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Comment & Response |

Headaches and Neuroimaging

Aseem Sharma, MD1
[+] Author Affiliations
1Mallinckrodt Institute of Radiology, Washington University School of Medicine, St Louis, Missouri
JAMA Intern Med. 2015;175(2):312-313. doi:10.1001/jamainternmed.2014.7011.
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To the Editor I read with interest the research letter by Callaghan et al1 highlighting high utilization of computed tomography (CT) and magnetic resonance imaging (MRI) of the brain in patients with headache, with an estimated annual imaging cost of almost a billion dollars. There are 2 points that I would like to make.

It should be stated that simply decreasing the utilization of neuroimaging in patients with chronic headache might not translate into overall health care cost savings. In patients who scored higher on the Hospital Anxiety and Depression Scale (a self-assessment scale of depression and anxiety), early neuroimaging—by decreasing the use of other medical resources—in fact proved to be a cost-saving strategy.2 While I agree that optimizing headache neuroimaging practices should be a high priority, this should be done without losing sight of overall health care costs for managing these patients.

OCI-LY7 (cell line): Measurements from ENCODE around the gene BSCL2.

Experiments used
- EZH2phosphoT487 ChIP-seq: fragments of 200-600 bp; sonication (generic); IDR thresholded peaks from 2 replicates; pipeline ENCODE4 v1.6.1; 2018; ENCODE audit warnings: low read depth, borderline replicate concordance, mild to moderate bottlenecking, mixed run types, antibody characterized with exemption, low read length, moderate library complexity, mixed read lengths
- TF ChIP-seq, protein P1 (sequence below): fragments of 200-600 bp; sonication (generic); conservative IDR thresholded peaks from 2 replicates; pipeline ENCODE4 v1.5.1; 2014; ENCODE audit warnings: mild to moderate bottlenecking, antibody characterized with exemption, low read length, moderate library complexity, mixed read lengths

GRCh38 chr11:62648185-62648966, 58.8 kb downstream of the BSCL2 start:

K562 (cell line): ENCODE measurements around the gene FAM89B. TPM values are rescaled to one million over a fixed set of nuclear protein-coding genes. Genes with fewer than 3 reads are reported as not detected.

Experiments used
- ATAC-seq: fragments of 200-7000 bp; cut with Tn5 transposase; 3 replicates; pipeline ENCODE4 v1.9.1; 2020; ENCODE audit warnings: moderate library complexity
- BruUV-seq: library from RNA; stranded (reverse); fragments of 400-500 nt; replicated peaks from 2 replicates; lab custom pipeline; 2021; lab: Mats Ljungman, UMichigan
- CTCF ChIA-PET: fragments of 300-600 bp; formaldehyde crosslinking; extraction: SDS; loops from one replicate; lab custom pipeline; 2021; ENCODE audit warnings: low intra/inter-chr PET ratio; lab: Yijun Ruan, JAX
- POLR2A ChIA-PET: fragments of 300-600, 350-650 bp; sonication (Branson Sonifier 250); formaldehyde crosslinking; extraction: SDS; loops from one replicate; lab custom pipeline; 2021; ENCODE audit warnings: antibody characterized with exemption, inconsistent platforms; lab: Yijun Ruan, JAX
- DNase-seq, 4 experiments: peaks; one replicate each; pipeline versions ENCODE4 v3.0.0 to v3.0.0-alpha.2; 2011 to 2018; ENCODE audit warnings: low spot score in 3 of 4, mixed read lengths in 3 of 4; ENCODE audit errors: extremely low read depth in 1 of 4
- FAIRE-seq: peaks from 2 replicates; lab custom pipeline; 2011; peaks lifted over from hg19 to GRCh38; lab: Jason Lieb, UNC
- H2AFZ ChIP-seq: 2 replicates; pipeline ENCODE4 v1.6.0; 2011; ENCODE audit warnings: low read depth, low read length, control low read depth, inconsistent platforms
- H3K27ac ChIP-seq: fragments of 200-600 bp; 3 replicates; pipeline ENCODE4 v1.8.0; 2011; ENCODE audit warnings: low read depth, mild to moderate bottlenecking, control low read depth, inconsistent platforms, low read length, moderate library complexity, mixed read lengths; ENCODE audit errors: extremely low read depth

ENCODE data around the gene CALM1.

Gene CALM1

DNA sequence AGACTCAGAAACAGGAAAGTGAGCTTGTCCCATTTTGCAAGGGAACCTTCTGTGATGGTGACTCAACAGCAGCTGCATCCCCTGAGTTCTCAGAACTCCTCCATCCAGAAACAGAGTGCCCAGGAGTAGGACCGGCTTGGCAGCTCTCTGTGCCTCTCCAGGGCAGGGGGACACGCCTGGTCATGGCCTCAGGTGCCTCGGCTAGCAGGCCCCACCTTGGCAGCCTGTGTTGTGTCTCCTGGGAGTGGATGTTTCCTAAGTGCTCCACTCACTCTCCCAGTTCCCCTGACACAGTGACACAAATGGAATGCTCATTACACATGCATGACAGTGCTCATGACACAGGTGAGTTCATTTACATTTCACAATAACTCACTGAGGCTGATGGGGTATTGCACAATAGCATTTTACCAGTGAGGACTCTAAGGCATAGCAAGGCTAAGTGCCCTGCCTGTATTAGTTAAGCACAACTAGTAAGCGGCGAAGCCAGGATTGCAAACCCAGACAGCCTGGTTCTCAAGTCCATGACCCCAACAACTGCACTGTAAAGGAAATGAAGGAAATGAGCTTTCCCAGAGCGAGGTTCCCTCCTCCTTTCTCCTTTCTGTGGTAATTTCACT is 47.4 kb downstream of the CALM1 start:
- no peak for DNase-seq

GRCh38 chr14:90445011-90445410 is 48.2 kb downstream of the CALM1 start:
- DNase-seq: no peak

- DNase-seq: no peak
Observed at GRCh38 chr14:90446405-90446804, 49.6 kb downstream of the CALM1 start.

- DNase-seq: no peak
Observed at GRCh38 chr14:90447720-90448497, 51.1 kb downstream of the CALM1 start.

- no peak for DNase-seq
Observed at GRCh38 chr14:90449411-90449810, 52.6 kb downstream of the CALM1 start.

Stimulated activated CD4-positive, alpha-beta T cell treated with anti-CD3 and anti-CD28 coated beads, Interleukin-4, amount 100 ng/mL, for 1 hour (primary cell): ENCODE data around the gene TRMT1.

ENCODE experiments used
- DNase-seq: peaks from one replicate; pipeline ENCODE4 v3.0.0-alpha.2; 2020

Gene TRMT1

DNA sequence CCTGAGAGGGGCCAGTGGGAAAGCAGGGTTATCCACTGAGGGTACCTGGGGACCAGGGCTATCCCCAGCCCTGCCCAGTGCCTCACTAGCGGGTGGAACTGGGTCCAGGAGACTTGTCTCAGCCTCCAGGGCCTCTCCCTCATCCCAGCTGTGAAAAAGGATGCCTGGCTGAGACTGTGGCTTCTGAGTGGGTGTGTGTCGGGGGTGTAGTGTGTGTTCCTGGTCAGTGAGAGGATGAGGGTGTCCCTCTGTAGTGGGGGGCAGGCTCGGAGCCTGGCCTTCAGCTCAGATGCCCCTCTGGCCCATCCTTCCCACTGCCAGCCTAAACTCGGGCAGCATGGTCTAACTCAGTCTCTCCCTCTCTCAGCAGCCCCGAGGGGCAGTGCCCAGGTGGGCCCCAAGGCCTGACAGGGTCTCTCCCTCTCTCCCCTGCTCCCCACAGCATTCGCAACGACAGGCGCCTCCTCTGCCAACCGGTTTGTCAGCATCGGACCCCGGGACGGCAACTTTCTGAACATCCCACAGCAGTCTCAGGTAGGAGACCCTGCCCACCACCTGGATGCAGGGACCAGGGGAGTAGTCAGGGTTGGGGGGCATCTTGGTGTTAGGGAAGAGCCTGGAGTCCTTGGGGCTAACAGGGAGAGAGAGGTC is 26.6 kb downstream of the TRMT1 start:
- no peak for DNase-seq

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February 1, 2015
Brian C. Callaghan, MD, MS; Kevin A. Kerber, MD, MS; James F. Burke, MD, MS
1Neurology Health Services Research Program, University of Michigan Health System, Ann Arbor
JAMA Intern Med. 2015;175(2):313-314. doi:10.1001/jamainternmed.2014.7014.
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